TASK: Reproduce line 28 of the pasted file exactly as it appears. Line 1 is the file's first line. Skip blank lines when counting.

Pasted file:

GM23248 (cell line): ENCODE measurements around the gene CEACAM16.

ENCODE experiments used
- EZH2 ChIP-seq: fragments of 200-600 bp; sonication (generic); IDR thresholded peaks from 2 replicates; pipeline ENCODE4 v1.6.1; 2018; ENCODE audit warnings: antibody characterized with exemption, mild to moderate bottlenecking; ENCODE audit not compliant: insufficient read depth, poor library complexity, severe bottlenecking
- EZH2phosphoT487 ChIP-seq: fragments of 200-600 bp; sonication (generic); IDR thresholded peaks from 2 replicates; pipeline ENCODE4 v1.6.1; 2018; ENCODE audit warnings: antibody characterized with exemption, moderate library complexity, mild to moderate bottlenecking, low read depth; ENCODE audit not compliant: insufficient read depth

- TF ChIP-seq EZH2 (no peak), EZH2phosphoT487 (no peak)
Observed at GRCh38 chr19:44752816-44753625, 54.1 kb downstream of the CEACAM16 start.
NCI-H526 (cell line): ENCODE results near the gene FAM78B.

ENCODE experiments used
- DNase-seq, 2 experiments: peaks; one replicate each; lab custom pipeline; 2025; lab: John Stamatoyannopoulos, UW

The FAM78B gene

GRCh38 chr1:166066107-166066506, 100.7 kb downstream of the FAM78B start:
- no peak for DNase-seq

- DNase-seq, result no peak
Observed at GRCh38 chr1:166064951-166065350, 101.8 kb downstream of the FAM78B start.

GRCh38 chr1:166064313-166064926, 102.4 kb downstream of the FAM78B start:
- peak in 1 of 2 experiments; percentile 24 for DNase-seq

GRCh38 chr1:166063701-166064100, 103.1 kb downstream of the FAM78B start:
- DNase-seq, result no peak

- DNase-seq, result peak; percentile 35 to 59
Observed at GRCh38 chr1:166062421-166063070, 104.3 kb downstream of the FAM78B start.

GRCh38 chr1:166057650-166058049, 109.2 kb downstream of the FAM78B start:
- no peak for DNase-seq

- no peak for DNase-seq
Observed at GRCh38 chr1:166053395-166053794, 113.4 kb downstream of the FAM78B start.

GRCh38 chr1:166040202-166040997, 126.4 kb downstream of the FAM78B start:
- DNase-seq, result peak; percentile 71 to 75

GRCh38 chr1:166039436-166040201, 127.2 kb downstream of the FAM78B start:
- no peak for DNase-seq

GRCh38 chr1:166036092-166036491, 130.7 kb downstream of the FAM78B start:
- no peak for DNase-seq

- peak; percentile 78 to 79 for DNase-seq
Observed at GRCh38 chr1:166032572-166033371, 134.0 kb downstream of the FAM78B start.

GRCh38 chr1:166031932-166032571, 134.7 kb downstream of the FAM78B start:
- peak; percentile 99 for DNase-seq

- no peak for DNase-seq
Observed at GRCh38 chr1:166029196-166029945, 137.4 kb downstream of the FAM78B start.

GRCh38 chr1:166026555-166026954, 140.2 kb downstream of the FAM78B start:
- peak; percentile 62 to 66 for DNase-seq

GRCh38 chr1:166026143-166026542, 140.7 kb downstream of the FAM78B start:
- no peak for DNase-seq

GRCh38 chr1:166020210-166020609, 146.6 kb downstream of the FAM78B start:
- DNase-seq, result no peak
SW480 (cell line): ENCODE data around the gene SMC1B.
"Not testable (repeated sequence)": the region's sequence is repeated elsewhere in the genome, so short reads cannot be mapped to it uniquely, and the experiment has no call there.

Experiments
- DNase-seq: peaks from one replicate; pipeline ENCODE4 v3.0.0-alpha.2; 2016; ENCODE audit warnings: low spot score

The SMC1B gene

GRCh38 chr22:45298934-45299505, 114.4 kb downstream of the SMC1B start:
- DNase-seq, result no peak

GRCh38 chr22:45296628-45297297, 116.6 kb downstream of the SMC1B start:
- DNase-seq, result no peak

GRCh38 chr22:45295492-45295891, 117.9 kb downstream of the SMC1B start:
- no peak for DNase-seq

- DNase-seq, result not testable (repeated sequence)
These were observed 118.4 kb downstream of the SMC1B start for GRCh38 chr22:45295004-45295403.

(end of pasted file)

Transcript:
- no peak for DNase-seq